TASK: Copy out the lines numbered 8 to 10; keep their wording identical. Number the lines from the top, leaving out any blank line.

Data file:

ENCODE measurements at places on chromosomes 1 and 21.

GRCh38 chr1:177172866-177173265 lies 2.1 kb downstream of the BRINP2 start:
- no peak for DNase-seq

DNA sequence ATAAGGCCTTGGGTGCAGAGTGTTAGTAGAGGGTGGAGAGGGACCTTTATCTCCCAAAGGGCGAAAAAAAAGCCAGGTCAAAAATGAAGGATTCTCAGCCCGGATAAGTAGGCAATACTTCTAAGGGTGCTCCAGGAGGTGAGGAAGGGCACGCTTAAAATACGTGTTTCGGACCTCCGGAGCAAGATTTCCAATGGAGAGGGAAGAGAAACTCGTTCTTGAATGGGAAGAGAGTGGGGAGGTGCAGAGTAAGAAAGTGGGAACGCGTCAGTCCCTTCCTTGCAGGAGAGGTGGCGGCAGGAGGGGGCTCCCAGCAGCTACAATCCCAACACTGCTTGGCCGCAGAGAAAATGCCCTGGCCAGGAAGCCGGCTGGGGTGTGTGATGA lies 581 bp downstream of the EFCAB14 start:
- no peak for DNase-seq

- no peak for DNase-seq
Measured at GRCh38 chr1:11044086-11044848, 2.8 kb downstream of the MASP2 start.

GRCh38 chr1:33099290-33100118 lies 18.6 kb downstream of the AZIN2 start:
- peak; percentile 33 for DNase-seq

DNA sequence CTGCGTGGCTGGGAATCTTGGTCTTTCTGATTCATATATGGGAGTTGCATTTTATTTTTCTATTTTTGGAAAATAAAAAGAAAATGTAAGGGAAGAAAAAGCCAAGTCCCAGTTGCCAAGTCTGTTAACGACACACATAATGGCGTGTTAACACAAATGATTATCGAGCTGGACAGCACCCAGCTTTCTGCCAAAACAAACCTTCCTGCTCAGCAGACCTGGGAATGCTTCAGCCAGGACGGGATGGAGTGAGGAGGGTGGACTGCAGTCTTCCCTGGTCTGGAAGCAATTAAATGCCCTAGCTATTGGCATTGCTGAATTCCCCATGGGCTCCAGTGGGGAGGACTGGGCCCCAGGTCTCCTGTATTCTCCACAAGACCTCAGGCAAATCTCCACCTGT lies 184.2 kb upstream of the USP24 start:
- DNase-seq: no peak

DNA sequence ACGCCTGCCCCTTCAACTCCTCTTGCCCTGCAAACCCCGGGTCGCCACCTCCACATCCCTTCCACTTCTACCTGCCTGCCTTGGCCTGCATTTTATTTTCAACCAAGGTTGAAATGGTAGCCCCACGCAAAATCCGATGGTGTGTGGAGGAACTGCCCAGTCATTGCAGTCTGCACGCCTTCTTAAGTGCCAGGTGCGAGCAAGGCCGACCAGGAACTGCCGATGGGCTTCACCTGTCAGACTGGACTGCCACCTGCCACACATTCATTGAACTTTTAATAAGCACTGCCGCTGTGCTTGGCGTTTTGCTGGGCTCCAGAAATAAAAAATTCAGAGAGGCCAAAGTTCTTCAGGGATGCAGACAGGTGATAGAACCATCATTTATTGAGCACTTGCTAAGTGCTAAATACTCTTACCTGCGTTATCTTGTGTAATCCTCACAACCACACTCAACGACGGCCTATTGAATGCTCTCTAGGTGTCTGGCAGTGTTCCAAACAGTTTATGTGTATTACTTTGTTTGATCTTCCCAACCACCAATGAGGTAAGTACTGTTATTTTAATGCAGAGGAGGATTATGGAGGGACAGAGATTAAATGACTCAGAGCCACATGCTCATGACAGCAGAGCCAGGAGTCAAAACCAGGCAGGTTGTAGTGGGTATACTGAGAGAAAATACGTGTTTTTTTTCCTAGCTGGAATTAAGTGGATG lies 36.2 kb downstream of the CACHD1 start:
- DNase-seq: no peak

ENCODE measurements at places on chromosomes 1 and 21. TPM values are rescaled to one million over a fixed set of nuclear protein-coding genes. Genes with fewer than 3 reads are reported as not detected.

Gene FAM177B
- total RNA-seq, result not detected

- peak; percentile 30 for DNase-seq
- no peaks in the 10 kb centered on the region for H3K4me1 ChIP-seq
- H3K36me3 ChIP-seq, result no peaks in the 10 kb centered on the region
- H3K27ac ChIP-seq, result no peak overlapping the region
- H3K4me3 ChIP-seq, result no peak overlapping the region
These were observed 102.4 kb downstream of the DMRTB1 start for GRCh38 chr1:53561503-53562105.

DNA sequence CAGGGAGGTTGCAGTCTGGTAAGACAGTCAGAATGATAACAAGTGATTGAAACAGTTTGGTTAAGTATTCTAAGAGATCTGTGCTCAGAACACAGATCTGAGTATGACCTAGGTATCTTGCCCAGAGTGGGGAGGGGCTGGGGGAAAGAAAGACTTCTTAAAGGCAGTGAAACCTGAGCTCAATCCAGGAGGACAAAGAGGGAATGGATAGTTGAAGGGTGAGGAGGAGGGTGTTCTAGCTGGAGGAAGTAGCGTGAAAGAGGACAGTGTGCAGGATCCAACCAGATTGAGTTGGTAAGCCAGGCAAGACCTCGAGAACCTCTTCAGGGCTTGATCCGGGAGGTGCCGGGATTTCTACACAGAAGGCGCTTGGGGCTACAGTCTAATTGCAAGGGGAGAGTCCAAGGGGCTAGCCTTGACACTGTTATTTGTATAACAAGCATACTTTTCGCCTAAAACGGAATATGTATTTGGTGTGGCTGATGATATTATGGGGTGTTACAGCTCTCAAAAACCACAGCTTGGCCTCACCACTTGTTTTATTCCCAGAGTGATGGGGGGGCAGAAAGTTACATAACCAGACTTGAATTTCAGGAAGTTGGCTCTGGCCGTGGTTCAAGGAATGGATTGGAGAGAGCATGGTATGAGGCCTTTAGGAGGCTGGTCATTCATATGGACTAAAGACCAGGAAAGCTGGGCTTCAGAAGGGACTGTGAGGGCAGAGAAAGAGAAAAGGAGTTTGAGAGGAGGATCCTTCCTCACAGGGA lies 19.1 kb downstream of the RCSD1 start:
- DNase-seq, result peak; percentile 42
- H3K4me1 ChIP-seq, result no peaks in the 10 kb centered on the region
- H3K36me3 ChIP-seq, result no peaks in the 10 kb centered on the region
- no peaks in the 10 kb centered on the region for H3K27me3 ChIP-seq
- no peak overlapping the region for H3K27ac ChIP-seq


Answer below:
GRCh38 chr1:33099290-33100118 lies 18.6 kb downstream of the AZIN2 start:
- peak; percentile 33 for DNase-seq

DNA sequence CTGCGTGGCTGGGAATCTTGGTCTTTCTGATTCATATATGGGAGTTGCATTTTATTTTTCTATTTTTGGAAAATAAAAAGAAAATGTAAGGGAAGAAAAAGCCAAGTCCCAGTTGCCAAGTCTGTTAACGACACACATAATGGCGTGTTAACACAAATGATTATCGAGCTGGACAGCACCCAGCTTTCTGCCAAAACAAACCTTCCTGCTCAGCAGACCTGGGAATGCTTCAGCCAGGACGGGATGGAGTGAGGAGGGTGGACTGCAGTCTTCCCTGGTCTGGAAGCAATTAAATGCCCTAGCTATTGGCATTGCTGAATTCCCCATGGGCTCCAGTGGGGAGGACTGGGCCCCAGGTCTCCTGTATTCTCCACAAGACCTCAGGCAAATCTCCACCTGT lies 184.2 kb upstream of the USP24 start: